What You Need To Know About NSA Mass Acquisition of Telephony Metadata
By David Bender
The flood of recent reports disclosing that the National Security Agency has engaged in a massive acquisition of information concerning the telephone communications of millions of Americans shocked many. The government contends that this acquisition complied with the Foreign Intelligence Surveillance Act (FISA). What is the legal framework that governs this conduct? Does this conduct violate the law—and should it?
On June 5, 2013, The Guardian published a copy of a top secret order from the Foreign Intelligence Surveillance Court that required Verizon to produce “all call records or ‘telephony metadata’ created by Verizon for communications between the United States and abroad; or wholly within the United States…Telephony metadata includes comprehensive communications routing information, including but not limited to session identifying information—e.g., originating and terminating telephone number, International Mobile Subscriber Identity (IMSI) number, International Mobile station Equipment Identity (IMEI) number, etc.—trunk identifier, telephone calling card numbers and time and duration of call. Telephony metadata does not include the substantive content of any communication…or the name, address or financial information of any subscriber or customer.” The order included the “gag” provision customary in such orders. The order’s duration was three months, but it appears that Verizon received other orders and that other carriers received similar orders.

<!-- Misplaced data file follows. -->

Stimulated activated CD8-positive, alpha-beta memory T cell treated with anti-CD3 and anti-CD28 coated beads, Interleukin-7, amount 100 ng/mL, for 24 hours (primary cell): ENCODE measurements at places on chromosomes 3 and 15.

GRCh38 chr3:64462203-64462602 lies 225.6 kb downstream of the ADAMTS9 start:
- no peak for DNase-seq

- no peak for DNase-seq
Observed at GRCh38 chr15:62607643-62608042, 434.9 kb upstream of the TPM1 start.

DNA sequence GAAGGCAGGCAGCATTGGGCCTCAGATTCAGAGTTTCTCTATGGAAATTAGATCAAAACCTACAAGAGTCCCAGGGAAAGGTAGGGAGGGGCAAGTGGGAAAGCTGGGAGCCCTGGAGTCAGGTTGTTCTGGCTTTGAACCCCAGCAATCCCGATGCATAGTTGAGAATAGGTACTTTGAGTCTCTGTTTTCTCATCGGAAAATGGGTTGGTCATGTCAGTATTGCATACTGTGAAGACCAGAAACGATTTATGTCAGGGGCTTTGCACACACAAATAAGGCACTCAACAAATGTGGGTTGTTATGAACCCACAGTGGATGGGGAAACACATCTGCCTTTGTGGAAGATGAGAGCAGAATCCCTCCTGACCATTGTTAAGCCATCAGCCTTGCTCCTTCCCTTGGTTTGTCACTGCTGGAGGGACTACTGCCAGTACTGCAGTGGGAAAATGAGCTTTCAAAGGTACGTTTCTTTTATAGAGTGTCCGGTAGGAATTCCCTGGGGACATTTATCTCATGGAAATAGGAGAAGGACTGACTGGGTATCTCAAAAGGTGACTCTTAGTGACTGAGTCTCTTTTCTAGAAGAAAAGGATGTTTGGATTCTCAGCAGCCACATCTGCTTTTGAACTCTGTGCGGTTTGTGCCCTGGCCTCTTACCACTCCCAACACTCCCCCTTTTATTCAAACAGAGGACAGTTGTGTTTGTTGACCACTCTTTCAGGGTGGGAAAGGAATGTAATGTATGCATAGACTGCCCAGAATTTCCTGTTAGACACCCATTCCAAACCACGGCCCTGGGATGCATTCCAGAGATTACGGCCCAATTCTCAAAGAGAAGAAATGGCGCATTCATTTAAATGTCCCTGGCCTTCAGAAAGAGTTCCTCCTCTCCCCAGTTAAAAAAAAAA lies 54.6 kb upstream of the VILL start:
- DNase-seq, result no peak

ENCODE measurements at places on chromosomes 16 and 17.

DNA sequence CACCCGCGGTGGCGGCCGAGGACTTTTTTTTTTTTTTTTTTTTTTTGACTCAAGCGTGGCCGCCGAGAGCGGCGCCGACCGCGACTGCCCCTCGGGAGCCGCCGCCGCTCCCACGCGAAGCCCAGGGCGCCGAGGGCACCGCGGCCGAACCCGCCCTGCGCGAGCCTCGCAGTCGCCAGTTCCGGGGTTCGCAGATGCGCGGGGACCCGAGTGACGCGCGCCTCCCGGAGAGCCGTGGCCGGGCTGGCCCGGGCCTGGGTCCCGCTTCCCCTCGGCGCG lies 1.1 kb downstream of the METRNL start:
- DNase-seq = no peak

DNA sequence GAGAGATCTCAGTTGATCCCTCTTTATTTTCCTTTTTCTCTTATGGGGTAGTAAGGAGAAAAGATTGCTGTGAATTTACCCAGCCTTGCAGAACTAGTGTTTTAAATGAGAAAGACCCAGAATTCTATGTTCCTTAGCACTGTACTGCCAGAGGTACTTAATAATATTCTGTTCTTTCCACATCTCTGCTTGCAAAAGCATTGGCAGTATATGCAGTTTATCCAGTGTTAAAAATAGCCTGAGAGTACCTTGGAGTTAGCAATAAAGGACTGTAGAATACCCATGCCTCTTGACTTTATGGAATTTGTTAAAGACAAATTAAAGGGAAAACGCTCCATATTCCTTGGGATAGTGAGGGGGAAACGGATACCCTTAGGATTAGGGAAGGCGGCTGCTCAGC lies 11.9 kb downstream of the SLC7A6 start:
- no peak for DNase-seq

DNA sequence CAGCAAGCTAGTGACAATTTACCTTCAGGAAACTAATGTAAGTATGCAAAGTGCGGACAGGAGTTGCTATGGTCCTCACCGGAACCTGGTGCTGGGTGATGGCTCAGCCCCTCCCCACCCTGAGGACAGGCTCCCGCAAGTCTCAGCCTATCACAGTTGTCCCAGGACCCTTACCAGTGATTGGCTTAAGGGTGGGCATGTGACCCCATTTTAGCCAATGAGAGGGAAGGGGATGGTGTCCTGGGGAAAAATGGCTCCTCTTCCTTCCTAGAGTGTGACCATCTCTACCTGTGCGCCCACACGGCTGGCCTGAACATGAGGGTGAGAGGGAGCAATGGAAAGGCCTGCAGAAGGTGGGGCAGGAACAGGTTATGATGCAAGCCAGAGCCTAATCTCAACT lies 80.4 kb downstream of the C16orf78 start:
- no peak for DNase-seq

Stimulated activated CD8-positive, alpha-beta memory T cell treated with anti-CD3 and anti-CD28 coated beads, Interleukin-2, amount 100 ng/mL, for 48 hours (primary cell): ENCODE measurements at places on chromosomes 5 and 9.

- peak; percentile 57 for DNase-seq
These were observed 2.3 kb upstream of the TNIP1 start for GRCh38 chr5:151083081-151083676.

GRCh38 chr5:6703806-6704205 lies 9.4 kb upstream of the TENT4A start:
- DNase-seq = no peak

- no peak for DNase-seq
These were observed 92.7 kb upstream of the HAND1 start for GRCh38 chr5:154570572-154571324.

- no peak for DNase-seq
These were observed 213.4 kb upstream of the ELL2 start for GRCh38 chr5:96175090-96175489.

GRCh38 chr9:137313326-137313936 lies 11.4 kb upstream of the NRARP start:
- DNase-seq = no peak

Does this demand for information violate the law?
The Fourth Amendment
The U.S. Supreme Court has ruled that the government must abide by the Fourth Amendment in domestic security matters, but specifically cautioned that it was not speaking to foreign intelligence.
The Applicable Statute
The order referenced 50 U.S.C. § 1861, a section of the FISA, premised on the proposition that laws restraining the government in “ordinary” criminal matters are overly restrictive for foreign intelligence matters. Section 1861 empowers the FBI to apply to the FISA Court, in a secret proceeding with no other party present, for an order requiring production of records in an investigation to “protect against international terrorism or clandestine intelligence activities.” The application must contain facts showing reasonable grounds to believe that the records are relevant to an authorized investigation involving intelligence activities.